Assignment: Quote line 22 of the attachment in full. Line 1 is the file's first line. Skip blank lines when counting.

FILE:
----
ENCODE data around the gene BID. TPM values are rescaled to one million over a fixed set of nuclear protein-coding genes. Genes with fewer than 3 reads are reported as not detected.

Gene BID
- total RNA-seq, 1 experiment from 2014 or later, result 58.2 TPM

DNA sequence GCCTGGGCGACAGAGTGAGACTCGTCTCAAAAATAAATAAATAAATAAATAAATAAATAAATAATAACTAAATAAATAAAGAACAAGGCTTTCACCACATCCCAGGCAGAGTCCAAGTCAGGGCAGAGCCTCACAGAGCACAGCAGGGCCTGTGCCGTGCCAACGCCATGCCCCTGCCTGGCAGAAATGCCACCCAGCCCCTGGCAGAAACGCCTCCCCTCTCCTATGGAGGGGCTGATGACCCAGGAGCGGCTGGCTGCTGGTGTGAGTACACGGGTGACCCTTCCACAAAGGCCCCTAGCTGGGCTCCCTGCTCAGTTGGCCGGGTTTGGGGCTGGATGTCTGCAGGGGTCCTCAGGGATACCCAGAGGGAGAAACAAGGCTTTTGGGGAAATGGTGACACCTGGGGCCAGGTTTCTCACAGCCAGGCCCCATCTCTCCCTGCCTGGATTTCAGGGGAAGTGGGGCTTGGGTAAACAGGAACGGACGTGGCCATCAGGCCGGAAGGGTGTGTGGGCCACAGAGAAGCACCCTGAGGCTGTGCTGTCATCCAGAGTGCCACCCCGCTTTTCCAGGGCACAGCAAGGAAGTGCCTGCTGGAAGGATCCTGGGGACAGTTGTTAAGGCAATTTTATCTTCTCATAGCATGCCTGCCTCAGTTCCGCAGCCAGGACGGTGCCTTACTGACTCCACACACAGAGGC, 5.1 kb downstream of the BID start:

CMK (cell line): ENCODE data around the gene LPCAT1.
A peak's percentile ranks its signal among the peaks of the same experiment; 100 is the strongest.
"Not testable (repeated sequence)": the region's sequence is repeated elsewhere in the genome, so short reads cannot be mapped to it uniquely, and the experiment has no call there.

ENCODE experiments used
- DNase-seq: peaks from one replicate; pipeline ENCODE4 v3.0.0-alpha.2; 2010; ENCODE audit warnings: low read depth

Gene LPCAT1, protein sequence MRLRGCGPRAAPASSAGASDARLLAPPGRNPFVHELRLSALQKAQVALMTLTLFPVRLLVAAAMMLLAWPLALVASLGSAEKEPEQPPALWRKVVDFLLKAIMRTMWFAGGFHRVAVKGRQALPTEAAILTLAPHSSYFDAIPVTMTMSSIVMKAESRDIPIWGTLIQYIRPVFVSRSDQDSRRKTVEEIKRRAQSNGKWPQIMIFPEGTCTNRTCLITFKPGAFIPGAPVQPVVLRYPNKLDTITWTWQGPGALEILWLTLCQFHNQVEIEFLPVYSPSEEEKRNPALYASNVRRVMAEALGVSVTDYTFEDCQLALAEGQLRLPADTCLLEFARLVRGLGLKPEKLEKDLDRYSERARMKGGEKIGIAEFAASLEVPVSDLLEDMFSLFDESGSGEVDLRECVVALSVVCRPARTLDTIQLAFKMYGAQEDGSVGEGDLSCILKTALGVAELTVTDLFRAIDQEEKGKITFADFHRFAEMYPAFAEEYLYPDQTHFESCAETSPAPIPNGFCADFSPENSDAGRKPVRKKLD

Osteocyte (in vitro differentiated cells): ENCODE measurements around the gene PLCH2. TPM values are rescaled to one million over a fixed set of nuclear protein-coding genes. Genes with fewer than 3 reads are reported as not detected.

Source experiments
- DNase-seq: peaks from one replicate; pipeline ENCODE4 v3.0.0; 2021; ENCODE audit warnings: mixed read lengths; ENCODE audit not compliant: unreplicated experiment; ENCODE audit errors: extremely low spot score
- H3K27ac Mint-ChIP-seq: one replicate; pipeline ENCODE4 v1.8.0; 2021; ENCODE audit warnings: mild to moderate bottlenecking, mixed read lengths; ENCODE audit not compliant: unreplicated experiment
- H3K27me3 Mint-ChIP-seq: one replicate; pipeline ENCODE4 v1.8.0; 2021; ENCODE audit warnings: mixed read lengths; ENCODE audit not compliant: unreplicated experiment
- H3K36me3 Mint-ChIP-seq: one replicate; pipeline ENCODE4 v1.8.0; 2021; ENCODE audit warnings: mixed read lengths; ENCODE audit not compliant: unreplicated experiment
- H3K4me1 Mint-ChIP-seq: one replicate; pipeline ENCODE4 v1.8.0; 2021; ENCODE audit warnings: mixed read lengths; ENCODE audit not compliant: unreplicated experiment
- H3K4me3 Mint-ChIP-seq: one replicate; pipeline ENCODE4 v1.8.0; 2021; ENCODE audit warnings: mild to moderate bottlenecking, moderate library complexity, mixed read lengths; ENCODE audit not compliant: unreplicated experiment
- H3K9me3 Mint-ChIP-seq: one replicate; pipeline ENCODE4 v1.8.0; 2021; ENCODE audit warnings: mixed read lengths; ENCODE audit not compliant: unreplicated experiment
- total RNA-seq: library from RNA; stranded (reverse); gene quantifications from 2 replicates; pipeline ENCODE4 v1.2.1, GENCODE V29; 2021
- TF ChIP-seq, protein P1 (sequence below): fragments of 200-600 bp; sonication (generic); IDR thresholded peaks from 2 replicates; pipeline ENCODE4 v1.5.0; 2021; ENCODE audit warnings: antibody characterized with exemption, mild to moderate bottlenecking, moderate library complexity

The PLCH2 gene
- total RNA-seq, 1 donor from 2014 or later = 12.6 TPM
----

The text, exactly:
The PLCH2 gene